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Title: A phenotypic and genetic analysis of energy balance in dairy cows
Author: Coffey, Michael Peter
Awarding Body: University of Edinburgh
Current Institution: University of Edinburgh
Date of Award: 2003
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In dairy cows, the failure or unwillingness to eat sufficient in early lactation when yield is high leads to a state known as negative energy balance (NEB). In this state, cows mobilise body tissue mostly in the form of body lipid in order to make up the difference in energy available from feed ingested and that required to sustain obligatory requirements, such as maintenance, and milk production. A large NEB is an undesirable state since it is associated with increased disease and reduced fertility. Body lipid content can be predicted from visual assessment of the tailhead of cows using a system known as body condition scoring (BCS). Changes in this score over time can therefore be used to predict body lipid changes. I investigated the feasibility of automating the process of collecting condition score using a digital camera and laser lights. The correlation between CS and shape over the tail-head was 0.55 suggesting that it may be possible in future to include digital images in an automated and integrated dairy farm management system. Using random regression analysis, I analysed changes in milk production, feed intake, liveweight and BCS over one to three lactations and calculated energy balance from these daily predictions. These analyses showed that energy balance can be predicted from body measurements without the need to measure feed intake making it practical to use nationally. Using these techniques enabled the genetic analysis of large volumes of field data to predict daily breeding values for energy balance for 1250 progeny test sires. Substantial genetic variation was found in energy balance profiles. The mean total daughter body energy loss at day 305 of lactation was 779 MJ (SD=224 MJ), equivalent in energy terms to about 189 kg milk. Future selection indices may contain an adjustment for the amount of body energy used to support the milk production of a bulls' daughters leading to a more complete assessment of the utility of a bull. Analysis of data from the Langhill Dairy Research Centre demonstrated that there are differences in the way dairy cows of differing genetic merit for production mobilise body lipid to support lactation and that the amount of concentrate fed also affects the recovery of lost body lipid. Select cows contained about 3200 MJ less energy than control cows at the end of the third lactation and lose and gain body lipid in a cyclical way. Parameters of these curves may be used in future selection indices to allow selection o f genotypes that have profiles of body lipid loss and gain commensurate with high yields and long herd life. This may also be useful in future when selection indices contain more traits and farmers and advisors tailor their management to suit the type of cow. It may also provide guidance on how future selection indices should be developed to incorporate traits such as body lipid, traits that enable the robust cow to thrive over many high yielding lactations.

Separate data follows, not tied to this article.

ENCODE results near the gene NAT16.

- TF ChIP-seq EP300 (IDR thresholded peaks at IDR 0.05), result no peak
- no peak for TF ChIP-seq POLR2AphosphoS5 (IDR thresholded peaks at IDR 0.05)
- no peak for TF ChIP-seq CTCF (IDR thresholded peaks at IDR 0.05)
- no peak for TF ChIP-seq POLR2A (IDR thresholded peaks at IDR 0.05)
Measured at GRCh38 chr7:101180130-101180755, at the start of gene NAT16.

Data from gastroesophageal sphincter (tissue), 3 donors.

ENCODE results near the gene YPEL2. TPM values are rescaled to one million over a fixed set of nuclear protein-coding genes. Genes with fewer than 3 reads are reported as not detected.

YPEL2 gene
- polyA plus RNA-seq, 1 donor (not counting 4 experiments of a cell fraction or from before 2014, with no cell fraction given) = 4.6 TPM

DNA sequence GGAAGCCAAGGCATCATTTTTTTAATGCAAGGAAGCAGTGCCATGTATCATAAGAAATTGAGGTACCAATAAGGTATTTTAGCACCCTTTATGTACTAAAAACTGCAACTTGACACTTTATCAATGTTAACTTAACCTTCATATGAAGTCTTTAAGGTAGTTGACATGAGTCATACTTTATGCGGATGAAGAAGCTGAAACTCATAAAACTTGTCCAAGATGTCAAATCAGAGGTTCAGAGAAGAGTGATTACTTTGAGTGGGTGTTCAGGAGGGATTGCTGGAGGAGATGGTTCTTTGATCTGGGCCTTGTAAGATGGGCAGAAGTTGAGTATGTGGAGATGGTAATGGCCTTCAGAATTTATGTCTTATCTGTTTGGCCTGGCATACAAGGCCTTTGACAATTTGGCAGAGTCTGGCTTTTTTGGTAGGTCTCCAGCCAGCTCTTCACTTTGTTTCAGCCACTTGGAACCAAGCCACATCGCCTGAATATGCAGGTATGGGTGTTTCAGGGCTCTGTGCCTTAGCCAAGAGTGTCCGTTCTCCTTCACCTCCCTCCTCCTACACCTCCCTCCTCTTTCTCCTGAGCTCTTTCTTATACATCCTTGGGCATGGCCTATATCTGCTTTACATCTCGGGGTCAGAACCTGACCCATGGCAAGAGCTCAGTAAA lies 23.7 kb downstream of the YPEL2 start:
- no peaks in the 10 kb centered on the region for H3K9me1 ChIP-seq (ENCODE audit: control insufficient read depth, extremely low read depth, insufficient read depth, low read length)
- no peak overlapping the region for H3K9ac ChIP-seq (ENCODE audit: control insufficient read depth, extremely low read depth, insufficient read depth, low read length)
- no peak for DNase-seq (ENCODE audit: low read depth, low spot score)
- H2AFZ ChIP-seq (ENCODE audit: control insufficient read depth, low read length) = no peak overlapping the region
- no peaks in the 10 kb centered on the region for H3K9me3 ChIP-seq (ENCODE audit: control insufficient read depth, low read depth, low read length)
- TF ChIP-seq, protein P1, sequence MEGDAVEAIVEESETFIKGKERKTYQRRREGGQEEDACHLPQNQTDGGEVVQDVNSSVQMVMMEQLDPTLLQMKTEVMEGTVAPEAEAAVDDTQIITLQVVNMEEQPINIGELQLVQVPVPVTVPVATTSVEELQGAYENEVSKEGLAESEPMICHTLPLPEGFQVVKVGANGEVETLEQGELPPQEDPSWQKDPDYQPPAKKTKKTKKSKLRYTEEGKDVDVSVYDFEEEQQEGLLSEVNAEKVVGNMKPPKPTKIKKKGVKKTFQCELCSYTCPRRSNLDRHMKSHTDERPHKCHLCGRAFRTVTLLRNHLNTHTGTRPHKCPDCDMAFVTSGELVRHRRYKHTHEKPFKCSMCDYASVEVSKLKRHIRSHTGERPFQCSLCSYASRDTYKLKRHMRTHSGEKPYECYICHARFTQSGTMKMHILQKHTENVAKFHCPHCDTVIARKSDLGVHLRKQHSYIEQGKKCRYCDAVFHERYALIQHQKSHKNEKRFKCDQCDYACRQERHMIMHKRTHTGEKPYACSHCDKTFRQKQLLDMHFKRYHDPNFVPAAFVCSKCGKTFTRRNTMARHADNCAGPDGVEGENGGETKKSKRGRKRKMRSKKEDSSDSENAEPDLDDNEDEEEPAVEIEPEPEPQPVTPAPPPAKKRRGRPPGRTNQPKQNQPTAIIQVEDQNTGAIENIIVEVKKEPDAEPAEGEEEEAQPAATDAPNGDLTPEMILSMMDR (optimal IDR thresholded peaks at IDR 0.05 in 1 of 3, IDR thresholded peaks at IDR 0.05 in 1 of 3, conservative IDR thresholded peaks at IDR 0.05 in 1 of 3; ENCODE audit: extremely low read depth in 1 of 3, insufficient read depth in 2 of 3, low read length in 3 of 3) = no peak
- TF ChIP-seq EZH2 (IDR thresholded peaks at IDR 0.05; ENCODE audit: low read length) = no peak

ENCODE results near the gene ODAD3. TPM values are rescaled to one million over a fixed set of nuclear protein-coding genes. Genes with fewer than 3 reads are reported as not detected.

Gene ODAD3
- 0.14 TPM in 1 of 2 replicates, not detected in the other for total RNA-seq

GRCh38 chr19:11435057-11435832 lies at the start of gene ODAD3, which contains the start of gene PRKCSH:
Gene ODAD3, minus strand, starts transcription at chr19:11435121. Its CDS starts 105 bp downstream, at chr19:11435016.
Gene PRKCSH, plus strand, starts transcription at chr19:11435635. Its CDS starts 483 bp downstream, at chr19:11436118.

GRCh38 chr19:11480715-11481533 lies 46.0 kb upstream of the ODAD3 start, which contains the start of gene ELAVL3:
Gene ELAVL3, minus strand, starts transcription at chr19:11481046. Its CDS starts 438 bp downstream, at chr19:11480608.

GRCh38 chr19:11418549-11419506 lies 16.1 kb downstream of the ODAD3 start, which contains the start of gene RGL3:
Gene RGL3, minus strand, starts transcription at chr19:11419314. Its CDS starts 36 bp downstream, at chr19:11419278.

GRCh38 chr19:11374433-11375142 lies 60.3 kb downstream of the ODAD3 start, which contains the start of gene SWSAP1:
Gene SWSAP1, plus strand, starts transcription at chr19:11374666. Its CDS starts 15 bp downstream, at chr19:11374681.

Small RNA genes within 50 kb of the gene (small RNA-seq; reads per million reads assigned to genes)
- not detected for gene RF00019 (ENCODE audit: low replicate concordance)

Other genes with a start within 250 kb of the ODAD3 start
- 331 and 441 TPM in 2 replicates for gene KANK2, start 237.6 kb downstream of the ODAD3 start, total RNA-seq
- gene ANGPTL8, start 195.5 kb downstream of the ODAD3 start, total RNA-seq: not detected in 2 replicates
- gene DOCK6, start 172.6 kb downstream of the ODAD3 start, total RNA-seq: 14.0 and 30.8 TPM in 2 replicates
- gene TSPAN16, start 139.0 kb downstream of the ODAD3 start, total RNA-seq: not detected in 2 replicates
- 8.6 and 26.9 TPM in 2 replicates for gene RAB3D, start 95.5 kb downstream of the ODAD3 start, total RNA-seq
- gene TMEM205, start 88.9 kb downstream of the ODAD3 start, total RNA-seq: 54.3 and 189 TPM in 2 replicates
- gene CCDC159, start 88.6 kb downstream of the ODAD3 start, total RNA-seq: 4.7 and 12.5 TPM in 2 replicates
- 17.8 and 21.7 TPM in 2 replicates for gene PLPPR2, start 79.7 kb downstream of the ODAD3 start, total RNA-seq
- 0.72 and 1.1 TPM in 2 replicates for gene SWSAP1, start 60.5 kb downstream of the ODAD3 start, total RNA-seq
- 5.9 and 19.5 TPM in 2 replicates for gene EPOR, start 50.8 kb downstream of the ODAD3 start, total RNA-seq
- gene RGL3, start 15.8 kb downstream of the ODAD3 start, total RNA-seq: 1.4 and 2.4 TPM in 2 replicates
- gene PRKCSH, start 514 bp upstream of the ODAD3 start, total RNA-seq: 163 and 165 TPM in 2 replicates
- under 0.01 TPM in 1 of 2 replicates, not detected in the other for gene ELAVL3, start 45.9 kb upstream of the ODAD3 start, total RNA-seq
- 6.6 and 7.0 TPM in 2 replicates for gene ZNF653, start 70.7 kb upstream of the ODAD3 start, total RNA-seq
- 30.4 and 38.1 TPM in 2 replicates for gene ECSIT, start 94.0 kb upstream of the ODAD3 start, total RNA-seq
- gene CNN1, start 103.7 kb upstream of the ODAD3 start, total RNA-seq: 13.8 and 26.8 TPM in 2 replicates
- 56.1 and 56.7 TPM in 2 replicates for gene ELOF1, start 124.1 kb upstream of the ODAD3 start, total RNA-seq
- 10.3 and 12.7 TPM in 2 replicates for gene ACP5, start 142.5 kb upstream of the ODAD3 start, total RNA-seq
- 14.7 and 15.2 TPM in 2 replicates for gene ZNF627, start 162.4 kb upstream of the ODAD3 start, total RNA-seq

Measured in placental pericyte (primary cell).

Supervisor: Not available Sponsor: Not available
Qualification Name: Thesis (Ph.D.) Qualification Level: Doctoral
EThOS ID:  DOI: Not available